Planning and Leading Group Rides
Suggestions for Ride Leaders
- So why
lead a group ride?
Here are the actual words from a few of your fellow New England
Riders when they were asked that question -
planning a ride I keep thinking about how much folks will enjoy
- I like to
share great roads with friends
- I want to
give back to the group that accepted me so graciously and with
hopes of encouraging other NER'ds to do the same.
- By sharing
the responsibility of finding the roads, places to eat and all
else that goes along with putting together a ride, I feel that I
have helped more people get out to ride...
- Leading a
successful ride is rewarding and satisfying to me. It's a nice
of the ride anticipation seems greater when I'm going to lead
- But most
of all...IT'S FUN!
take a little more effort to plan and lead a group ride but the
rewards are great – and it is fun. After all, it’s all about
enjoying the ride and making friends along the way.
Planning – things to
think about when planning rides.
- Pick the
dates that work for your schedule. Don’t overly worry if there
is another ride planned for that weekend. There are always
riders who cannot go on one ride but can on another. Enjoying
the ride with fellow riders is what’s important – not the number
of riders attending.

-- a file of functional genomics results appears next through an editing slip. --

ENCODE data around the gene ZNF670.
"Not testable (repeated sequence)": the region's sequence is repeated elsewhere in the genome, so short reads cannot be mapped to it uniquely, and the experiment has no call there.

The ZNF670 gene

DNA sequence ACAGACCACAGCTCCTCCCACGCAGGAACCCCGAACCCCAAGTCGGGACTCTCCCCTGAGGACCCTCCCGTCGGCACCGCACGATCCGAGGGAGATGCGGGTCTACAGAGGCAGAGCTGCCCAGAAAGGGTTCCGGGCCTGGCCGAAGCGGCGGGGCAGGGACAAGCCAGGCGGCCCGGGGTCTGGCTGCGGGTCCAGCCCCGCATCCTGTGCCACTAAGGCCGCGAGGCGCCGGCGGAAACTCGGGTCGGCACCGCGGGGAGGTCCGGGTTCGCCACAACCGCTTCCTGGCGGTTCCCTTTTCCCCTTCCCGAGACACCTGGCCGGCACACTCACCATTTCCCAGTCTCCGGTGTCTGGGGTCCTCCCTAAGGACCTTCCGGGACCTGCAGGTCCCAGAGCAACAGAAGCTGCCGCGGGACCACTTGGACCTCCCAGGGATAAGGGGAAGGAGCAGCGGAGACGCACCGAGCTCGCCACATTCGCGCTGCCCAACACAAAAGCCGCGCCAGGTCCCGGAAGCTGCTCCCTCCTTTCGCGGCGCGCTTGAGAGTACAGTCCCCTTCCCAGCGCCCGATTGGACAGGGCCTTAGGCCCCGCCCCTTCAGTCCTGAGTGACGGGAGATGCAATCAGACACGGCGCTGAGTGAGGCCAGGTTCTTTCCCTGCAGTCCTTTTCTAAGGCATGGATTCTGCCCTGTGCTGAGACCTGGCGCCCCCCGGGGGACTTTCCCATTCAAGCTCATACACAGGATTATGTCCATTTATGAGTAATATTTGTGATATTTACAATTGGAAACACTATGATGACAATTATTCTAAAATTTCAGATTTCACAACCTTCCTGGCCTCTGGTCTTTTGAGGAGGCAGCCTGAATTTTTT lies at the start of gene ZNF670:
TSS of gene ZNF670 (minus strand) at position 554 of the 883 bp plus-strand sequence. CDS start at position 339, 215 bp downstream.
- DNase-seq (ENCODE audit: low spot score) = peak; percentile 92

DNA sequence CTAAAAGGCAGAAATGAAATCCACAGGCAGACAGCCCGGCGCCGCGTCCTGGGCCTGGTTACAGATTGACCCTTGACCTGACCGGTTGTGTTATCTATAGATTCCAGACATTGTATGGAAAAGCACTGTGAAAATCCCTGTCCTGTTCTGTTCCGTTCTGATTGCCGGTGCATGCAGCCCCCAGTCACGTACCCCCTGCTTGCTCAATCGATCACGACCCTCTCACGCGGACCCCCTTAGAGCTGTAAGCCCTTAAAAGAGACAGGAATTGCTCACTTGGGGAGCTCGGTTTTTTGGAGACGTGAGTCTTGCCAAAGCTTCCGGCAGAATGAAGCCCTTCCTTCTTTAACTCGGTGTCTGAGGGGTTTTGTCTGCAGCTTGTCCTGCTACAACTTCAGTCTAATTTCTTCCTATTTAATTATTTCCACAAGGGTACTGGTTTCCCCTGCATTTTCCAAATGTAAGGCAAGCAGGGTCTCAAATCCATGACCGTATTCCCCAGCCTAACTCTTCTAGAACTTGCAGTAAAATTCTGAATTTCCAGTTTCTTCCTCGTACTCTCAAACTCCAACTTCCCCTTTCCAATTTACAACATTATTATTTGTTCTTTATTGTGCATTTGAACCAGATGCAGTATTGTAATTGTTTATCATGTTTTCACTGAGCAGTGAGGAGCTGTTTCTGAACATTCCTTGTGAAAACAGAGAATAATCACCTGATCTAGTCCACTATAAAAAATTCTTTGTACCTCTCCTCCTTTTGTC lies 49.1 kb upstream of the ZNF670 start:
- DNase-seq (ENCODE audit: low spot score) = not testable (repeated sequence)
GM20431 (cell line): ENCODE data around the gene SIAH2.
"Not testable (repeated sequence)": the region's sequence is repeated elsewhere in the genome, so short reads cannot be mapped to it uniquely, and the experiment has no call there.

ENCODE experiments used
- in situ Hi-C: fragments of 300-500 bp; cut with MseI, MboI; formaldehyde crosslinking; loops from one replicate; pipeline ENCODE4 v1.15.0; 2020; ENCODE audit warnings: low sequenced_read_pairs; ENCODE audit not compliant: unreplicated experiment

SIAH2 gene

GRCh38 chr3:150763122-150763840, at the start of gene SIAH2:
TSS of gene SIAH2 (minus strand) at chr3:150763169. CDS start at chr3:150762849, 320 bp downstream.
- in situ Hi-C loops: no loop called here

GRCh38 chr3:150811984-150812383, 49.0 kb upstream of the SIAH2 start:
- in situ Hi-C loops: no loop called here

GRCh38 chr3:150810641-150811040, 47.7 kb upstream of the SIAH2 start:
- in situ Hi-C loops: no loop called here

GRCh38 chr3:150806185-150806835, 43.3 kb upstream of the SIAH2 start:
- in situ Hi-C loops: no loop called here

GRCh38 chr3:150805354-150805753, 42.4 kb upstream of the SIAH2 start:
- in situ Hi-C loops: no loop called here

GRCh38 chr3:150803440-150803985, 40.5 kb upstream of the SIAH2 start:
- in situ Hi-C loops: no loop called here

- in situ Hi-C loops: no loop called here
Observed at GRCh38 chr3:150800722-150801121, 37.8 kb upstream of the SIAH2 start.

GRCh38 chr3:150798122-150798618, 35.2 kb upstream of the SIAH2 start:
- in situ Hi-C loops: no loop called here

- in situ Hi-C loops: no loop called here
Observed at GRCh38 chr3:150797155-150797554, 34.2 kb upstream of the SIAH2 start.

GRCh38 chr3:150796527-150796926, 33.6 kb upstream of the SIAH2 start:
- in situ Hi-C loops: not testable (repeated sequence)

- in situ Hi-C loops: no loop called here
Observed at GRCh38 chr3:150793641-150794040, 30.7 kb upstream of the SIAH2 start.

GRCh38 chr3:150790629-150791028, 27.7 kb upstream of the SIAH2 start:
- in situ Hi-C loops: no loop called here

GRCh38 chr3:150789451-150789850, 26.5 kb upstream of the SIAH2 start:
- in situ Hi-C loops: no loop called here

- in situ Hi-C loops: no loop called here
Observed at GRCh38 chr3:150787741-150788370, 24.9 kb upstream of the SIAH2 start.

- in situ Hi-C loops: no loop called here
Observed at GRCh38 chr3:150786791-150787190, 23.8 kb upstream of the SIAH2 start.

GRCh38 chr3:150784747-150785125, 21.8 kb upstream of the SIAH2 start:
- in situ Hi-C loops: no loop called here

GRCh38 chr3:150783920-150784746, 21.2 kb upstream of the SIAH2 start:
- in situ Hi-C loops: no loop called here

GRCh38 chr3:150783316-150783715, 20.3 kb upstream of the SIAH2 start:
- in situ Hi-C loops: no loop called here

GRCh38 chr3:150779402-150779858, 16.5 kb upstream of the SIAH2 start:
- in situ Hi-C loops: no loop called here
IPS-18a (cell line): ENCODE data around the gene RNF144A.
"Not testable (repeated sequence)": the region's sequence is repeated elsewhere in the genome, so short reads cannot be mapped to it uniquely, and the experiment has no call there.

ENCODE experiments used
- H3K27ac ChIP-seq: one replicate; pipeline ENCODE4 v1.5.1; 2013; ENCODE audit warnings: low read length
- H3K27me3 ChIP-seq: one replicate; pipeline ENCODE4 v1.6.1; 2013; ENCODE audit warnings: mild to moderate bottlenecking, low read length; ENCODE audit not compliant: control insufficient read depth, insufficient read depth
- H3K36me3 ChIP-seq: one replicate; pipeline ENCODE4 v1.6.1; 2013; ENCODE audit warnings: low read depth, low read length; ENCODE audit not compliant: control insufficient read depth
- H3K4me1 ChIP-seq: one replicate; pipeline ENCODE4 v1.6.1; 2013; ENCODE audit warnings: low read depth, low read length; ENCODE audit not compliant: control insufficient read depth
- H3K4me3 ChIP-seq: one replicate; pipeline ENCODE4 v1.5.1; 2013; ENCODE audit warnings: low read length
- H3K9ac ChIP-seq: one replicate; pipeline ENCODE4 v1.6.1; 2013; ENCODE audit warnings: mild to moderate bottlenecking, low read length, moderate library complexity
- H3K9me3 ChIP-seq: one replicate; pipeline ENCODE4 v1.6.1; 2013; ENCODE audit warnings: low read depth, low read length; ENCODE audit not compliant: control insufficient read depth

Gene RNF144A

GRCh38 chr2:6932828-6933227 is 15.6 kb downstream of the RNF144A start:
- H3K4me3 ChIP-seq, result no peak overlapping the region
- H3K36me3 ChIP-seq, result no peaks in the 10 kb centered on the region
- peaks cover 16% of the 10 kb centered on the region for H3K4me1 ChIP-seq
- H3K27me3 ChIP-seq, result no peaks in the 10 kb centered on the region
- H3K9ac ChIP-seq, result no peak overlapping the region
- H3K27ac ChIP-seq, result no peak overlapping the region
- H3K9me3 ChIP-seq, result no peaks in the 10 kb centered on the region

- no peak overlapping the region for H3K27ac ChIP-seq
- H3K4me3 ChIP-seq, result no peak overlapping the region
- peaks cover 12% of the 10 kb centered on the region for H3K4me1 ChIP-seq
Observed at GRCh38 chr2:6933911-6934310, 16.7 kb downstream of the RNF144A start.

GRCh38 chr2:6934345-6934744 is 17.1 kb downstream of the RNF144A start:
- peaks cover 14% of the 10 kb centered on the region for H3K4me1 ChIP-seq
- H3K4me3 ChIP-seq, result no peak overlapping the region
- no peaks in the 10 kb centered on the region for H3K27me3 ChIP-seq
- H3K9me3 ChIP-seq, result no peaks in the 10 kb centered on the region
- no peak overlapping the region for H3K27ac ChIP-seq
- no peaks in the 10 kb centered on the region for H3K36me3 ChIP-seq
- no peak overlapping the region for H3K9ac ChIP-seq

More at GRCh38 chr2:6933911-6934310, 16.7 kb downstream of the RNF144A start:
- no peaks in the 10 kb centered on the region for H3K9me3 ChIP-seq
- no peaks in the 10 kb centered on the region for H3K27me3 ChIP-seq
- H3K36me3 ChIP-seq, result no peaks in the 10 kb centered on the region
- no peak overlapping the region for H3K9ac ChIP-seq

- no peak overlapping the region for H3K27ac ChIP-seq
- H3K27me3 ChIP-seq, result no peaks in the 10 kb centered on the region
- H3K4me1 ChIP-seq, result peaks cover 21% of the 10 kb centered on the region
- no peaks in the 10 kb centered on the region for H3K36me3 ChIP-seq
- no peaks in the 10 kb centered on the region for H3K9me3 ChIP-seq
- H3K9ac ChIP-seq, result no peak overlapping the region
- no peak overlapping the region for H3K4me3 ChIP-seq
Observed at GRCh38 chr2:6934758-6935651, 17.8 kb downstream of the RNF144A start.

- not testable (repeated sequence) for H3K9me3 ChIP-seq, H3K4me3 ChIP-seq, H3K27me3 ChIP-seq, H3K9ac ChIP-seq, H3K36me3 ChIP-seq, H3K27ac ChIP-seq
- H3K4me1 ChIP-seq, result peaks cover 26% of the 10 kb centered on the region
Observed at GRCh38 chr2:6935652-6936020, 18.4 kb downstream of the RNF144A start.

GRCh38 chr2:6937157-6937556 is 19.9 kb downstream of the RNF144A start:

- You are
the ride leader, you get to pick where you want to go.
Maybe the roads you know well
are good to start with. Or perhaps, explore new areas and then take
some friends so they can enjoy what you found.
There are rides that are just about the riding while there are other
rides that are destination rides and yet others that may include
stops for special events, museums, music, etc. Again, it’s your
ride. What would you enjoy? Chances are some other riders would
to pick a start meeting point with a gas station near by so all can
of ride – a few hours, a full day or overnight – the longer it
is the greater the planning needed.
- Number of
bikes & co-riders.
groups may limit your choice of food, fuel and comfort stops as not
all locations can accommodate larger groups.
heavy city traffic half dozen bikes is hard to keep together. On a
remote road in New England a dozen or more is easy.
the group gets too large it is best to split it into multiple groups
each departing several minutes apart. Some experienced ride leaders
suggest groups of only 6 bikes, but under the right conditions
others are comfortable with 12 or more. CB communications can help
to manage larger groups.
the number of bikes? For any number of reasons you may want to
limit the number of bikes on your ride - and that is OK. Maybe a
number that you feel comfortable leading or the number of riders
that a restaurant can accommodate, etc. It’s your ride.
your first ride as a ride leader you may only want a few bikes.
With experience you may be open to have more riders join you.